The Case for Fairer Fees

Sir Peter Lampl makes the case for means-tested fees as new research suggests that fear of debt is a significant concern.

Today, the Sutton Trust has published new evidence that the level of fees may be having a disproportionate deterrent effect on young people from low income homes.

Research by Ipsos MORI for the Trust shows that fear of debt and cost concerns could be deterring significant numbers of young people from going to university, or choosing the most appropriate place to study.

While it remains true that four in five 11-16 year-olds aspire to enter higher education, children from single parent families are nearly three times as likely to say their family couldn’t afford for them to be a student as those living in two parent homes. Youngsters also start to worry more about student debt as they get older.

The polling also shows that many potential students expect to pay more to attend elite universities – such as Oxford, Cambridge, Durham or Bristol – than other universities.  This is despite the fact that almost all universities are now charging close to the £9000 maximum for their courses.

This latest polling follows a report in August by the Independent Commission on Fees, chaired by Will Hutton, showing that around one person in 20 who would have been expected to apply to university in 2012 if the recent trend of increasing application rates among 18-years-olds in England was maintained did not do so. This equates to approximately 15,000 ‘missing’ young applicants.

It also comes after the latest UCAS figures for 2012-13 showing that the number of young people from the UK and the EU who have been accepted this year is 56,000 below that for last year. This figure included under-recruitment at seven Russell Group universities.

I think that taken together these pieces of evidence suggest that the Government has gone too far in allowing universities to set fees of £9000 each. The new fees are simply too high, and the cuts in teaching budgets too deep. Taken together, they make Britain a complete outlier by international standards.

I supported the £1000 fee in 1998 and I backed the increase to £3000 in 2006, because I believed that they struck a reasonable balance in funding between the state and the individual. Had the Government opted for an increase to, say, £5000, this might have been reasonable.

But £9000 is a step too far. Of course, ministers will argue that the repayments system is fair because young people need not make any repayments below an income of £21,000, as opposed to £15,000 in the old system. But the size of the cumulative debt for tuition is trebled and daunting to an increasing number of young people from low and middle income families, and their parents. Those who currently pay independent school fees can simply pay these fees up-front.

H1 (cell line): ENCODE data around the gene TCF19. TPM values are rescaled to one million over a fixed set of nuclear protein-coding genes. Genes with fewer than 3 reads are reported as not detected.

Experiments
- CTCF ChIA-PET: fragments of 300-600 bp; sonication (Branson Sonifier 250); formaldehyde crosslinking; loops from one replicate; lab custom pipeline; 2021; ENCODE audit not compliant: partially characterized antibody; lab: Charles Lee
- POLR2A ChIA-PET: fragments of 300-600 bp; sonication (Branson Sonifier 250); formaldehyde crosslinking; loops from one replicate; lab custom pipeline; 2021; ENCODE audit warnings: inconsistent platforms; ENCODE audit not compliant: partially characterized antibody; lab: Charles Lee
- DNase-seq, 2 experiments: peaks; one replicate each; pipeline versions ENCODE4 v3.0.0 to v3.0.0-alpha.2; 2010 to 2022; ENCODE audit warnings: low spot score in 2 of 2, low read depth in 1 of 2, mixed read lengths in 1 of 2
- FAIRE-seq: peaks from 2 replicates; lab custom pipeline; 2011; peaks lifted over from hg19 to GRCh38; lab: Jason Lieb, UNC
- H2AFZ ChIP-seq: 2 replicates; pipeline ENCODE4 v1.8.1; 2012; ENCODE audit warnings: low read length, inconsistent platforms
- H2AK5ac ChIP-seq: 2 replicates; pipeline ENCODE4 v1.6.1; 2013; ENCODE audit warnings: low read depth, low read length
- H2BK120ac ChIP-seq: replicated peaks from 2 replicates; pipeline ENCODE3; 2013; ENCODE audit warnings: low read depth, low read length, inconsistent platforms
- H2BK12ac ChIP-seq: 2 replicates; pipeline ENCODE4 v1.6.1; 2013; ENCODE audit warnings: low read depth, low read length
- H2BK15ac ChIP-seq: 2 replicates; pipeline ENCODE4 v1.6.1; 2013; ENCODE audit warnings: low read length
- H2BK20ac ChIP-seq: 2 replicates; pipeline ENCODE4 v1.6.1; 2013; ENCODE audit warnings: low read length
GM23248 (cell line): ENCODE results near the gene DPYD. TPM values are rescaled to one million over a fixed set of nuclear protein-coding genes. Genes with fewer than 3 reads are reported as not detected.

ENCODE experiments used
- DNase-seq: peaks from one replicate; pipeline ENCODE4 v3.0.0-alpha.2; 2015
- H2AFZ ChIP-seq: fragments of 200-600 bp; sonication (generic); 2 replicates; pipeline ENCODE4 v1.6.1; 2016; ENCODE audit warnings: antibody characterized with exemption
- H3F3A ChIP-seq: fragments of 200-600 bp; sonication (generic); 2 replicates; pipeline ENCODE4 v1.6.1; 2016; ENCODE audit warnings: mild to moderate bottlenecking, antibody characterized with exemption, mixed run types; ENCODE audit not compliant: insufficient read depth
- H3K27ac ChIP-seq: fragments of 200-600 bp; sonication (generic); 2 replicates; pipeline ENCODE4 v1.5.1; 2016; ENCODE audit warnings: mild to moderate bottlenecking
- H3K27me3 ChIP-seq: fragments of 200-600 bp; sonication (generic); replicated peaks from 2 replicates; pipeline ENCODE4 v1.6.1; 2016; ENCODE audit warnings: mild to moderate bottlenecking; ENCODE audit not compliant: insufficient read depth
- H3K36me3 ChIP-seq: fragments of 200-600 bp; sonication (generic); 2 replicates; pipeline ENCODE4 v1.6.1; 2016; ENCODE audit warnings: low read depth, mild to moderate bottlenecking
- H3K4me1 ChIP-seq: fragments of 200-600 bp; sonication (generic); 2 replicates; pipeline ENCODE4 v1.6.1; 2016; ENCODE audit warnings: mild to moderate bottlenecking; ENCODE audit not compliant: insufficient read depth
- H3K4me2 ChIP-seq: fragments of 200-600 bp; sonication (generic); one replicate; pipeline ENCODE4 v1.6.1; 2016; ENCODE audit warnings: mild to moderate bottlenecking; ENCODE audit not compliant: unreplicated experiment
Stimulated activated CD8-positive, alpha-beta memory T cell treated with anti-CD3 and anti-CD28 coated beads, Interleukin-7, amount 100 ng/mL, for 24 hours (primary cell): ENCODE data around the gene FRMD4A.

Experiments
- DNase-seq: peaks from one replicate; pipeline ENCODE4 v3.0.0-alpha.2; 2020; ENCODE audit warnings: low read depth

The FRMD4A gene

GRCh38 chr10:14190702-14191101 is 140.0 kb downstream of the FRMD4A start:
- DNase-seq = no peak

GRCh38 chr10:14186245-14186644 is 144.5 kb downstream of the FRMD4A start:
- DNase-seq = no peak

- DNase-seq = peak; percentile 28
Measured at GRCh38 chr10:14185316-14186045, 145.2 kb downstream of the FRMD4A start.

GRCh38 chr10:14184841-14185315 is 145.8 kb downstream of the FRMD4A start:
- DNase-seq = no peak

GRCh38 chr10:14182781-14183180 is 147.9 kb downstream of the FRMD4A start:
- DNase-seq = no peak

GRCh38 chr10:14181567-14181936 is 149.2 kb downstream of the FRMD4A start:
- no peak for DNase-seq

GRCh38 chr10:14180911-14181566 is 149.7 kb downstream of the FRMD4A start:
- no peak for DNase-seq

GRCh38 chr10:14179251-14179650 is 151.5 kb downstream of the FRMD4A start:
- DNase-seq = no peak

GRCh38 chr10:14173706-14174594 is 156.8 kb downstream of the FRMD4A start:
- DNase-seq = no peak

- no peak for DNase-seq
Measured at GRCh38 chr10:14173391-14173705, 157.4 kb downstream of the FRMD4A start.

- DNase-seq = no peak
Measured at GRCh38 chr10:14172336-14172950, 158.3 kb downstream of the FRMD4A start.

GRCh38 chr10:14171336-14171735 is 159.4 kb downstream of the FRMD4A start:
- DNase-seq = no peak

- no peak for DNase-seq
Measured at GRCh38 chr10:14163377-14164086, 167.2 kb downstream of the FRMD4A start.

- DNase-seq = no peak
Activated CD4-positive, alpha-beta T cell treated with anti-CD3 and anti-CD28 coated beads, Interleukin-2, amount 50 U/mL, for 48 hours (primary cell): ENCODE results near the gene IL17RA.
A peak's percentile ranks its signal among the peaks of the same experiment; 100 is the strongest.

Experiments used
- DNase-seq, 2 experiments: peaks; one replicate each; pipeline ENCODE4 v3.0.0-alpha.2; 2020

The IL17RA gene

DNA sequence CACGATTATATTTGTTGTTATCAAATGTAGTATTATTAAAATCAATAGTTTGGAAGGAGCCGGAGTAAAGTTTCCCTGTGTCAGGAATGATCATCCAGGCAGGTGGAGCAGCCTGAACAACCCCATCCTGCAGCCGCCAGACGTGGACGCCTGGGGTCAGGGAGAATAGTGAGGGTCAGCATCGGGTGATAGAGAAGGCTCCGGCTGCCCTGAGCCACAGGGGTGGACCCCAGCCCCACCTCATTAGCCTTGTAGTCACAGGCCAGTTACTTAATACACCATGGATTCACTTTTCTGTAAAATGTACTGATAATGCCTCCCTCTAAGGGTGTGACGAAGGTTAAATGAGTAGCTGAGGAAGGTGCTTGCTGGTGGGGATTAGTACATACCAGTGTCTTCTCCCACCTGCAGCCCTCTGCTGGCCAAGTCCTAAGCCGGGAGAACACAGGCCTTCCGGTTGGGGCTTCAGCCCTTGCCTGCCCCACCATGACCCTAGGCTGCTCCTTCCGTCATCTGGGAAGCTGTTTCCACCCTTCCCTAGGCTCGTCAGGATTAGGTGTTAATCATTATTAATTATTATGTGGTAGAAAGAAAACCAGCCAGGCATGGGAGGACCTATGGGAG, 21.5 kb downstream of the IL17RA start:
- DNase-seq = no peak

University vice-chancellors have toed the party line, arguing that extra fees will boost academic coffers and not alienate students. But the Oxford experience suggests this is not how they truly feel.

My old university recently announced a £300 million fund that builds on an exceptional gift of £75 million by Michael Moritz, a fellow alumnus based in California, that will result in no increase in tuition fees for low-income students. This surely is a bold statement – backed up by £300m – that they believe fees are a deterrent.

What would I do about it all? Put simply, I think we now need to move to needs blind admissions for universities, just as happens in many US universities. We treat young people as if they are financially independent at 18, which is plainly ridiculous. Why should a boarding-school student pay the same as a kid from a council estate? Before the era of tuition fees the student maintenance grant was means-tested, so there is no logic in treating fees differently. It could be paid for, in part, by savings from state-subsidised loans.

I saw a better vision of university funding in action over the summer when the Sutton Trust ran its first US summer school for low and middle-income British students at Yale. If those students went to a top US university, those from families with an income below £40,000 would get their higher education free.

The Government should think again about its fees and loans package. The evidence is mounting that the new fees are seen as too high, particularly by those on modest means. Ministers should means test the fees, so that merit not money is the key consideration in a young person’s decision.

One thought on “The Case for Fairer Fees

  1. ‘… report in August by the Independent Commission on Fees, chaired by Will Hutton, showing that around one person in 20 who would have been expected to apply to university in 2012 if the recent trend of increasing application rates among 18-years-olds in England was maintained did not do so. This equates to approximately 15,000 ‘missing’ young applicants.’

    Is that right? I wasn’t aware that the 1 in 20 were ‘young applicants’ – I thought many of them were mature students, but I stand to be corrected.

    Means-testing fees would be quite odd – rich graduates from poor backgrounds would basically pay nothing, whereas middle-income students who became poor or middle-income graduates would have massive debts they couldn’t pay – that would either make them paupers or mean the government losing lots of money. It would also be a bureaucratic nightmare – putting 300,000 or so students through means testing each year. And the process would have to robust, since the sums involved would be large.

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